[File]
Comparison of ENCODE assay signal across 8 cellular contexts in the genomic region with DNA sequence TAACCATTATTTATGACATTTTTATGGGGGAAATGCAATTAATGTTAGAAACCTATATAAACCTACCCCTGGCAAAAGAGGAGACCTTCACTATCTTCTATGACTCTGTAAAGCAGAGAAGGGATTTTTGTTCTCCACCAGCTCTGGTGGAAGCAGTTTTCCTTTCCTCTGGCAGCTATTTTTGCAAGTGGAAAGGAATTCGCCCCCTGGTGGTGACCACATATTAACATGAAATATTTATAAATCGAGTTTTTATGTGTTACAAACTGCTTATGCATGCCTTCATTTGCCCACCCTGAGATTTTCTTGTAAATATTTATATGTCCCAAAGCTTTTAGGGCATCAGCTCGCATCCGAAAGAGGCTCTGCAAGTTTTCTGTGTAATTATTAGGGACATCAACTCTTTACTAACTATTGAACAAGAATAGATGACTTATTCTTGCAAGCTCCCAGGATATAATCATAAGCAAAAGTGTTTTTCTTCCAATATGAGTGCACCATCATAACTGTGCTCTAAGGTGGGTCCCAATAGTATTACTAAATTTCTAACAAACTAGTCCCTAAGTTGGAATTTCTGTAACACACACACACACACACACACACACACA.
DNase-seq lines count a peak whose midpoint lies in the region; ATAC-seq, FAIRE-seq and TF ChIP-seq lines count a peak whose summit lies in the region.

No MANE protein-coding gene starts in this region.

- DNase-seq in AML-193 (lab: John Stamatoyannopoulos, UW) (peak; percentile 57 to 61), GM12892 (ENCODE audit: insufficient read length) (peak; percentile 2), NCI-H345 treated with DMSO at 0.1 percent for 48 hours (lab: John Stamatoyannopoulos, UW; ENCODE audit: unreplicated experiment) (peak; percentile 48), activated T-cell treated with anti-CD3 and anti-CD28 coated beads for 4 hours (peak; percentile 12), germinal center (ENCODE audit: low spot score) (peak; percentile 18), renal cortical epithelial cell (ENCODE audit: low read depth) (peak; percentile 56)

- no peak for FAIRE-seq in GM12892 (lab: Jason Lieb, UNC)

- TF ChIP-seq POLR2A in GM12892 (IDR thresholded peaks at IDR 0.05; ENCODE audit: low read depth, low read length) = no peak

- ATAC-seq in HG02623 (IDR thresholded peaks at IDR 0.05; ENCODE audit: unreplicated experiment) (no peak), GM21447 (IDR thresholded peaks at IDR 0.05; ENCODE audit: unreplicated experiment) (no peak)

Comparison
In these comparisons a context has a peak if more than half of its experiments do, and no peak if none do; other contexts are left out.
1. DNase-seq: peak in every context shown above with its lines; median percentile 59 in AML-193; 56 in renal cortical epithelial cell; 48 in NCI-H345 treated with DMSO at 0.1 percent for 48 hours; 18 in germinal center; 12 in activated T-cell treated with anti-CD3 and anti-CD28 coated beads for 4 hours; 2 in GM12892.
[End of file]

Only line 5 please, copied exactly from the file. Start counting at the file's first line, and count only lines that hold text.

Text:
- no peak for FAIRE-seq in GM12892 (lab: Jason Lieb, UNC)